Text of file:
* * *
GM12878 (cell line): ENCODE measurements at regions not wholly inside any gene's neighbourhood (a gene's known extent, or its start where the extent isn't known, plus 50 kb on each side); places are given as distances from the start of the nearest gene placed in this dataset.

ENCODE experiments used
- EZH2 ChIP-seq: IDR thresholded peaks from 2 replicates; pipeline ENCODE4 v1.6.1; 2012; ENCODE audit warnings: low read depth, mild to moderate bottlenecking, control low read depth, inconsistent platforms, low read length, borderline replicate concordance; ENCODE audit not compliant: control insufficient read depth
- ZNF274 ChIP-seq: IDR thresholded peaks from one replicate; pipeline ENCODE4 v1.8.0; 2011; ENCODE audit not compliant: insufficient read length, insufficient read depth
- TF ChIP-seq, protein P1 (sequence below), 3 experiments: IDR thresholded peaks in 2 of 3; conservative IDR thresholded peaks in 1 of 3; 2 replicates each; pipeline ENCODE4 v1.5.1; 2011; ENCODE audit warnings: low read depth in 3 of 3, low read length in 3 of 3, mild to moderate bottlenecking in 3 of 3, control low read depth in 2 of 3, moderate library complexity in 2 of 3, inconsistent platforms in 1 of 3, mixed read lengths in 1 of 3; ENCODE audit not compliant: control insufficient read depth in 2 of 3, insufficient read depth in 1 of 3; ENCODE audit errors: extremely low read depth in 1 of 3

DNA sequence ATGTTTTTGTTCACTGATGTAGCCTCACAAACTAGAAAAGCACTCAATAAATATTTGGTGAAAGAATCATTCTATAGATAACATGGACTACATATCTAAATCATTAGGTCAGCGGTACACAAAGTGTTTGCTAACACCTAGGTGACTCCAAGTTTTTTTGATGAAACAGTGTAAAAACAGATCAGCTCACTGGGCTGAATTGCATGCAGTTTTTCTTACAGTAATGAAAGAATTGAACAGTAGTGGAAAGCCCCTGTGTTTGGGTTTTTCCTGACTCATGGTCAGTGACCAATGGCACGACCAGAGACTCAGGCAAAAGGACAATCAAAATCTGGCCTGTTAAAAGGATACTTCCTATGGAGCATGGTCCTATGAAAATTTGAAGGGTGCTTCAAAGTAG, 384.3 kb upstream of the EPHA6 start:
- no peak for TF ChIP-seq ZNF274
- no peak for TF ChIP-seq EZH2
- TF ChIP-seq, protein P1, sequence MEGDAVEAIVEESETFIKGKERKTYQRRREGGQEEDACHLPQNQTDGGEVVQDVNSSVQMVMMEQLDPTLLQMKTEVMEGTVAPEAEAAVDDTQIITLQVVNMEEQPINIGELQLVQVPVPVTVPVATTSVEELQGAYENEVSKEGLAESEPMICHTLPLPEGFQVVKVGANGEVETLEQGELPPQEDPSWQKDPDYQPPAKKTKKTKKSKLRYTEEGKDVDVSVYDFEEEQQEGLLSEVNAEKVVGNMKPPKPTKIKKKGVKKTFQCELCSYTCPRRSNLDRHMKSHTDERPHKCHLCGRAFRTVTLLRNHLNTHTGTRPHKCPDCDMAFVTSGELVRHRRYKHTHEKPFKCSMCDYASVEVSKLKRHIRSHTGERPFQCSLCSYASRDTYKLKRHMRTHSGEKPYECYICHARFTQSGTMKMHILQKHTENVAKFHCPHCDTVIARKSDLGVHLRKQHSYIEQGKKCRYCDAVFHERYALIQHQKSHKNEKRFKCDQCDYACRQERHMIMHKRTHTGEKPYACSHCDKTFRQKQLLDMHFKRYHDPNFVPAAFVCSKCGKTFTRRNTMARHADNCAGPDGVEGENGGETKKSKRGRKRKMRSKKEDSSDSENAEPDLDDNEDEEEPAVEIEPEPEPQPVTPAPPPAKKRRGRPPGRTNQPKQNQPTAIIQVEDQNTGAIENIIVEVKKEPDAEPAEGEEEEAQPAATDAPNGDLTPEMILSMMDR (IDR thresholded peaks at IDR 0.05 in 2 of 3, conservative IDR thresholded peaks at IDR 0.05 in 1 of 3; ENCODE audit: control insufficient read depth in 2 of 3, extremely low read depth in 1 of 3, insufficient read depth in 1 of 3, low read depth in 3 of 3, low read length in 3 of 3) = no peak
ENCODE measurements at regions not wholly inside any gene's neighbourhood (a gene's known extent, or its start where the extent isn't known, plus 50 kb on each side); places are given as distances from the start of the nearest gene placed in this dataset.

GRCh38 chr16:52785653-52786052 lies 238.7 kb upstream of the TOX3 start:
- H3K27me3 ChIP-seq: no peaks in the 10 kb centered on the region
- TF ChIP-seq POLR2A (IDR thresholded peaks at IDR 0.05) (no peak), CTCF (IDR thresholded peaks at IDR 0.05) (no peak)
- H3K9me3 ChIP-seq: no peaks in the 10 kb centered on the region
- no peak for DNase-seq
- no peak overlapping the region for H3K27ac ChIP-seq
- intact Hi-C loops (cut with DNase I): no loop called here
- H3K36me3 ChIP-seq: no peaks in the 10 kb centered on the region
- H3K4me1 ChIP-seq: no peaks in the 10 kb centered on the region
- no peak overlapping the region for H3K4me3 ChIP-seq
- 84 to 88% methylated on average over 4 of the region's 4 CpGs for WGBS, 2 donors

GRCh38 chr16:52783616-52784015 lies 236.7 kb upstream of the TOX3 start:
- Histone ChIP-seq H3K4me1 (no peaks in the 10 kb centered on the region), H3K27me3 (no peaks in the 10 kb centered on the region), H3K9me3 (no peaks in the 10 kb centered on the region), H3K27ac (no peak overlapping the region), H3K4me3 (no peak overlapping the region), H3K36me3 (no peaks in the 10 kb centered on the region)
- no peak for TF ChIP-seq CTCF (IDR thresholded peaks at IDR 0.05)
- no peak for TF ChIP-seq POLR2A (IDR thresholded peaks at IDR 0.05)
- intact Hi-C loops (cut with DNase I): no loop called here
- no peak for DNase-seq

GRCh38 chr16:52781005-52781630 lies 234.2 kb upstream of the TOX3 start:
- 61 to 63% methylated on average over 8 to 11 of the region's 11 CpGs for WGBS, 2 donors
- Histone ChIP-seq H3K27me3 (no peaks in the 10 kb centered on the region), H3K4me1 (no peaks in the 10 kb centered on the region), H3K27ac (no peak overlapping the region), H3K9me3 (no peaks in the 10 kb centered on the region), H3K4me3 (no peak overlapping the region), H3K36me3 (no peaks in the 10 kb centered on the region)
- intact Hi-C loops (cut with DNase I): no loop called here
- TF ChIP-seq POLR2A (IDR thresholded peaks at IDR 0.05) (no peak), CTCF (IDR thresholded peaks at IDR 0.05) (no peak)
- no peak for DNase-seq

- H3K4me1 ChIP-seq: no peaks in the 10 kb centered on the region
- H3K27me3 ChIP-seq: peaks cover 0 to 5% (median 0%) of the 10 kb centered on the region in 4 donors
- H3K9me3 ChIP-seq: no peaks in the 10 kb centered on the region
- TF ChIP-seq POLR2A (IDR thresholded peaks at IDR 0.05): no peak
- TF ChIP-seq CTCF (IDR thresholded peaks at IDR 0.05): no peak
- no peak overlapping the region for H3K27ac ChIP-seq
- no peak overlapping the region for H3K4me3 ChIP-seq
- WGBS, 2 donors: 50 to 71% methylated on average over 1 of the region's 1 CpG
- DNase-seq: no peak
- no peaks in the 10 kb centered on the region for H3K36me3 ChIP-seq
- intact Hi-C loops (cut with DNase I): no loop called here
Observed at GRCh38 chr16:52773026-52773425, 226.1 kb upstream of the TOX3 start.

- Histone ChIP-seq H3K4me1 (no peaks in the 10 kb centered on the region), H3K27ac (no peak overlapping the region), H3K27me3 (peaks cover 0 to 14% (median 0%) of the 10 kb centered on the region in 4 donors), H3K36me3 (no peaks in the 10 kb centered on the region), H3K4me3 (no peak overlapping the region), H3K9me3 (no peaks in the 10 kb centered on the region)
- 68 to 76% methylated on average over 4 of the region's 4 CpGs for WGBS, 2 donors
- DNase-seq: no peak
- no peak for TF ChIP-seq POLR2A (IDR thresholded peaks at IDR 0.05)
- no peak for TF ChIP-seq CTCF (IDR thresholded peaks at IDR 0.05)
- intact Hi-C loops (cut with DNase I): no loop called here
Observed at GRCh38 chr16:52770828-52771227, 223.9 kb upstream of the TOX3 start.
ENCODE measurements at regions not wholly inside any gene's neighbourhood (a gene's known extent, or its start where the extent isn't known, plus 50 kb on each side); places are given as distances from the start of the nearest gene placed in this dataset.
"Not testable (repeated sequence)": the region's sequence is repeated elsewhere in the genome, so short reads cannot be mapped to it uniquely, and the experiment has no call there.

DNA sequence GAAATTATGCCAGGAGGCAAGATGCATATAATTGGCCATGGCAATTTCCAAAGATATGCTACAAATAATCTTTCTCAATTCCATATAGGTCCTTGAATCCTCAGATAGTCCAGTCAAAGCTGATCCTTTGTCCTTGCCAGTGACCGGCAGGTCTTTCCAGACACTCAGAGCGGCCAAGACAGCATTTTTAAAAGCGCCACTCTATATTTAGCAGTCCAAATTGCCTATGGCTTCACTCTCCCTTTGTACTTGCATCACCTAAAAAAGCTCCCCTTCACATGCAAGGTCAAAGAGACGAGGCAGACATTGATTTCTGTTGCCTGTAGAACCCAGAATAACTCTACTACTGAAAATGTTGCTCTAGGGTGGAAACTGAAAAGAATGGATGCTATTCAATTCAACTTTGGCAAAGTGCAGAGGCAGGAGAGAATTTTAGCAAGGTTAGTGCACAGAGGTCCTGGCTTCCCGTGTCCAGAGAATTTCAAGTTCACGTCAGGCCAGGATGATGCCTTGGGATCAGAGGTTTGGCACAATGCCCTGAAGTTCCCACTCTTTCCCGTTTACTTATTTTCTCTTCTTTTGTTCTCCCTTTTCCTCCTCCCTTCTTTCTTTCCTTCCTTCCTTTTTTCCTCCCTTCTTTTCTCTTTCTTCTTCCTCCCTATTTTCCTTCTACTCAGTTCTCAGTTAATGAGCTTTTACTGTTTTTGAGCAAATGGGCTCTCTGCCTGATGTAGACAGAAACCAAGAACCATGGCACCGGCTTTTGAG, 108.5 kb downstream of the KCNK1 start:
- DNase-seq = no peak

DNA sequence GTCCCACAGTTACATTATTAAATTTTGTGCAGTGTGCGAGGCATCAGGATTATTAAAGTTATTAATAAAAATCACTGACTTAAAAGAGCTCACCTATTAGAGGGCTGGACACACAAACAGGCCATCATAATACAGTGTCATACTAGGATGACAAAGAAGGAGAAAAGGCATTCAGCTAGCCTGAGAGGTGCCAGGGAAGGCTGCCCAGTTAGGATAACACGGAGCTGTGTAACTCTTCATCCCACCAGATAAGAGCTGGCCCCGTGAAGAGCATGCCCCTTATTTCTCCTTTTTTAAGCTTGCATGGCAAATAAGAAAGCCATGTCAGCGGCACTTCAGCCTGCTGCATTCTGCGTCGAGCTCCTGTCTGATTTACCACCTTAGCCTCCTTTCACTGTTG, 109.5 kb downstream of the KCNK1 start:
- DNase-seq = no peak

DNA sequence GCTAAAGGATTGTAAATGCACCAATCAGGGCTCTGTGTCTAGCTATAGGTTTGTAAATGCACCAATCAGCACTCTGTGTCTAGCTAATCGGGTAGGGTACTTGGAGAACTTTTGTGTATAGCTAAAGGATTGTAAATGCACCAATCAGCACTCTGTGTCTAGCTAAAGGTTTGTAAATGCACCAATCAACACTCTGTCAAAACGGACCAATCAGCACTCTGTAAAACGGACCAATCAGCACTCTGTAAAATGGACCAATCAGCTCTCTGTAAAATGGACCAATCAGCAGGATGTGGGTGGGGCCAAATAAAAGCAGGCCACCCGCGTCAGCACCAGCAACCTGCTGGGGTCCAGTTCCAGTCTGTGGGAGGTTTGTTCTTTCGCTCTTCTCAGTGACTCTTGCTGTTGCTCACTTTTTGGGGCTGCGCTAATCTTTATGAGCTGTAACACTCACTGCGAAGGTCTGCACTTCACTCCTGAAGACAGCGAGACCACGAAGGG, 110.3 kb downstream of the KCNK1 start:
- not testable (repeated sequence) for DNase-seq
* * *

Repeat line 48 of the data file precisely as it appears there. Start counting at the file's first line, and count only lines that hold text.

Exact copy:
- DNase-seq: no peak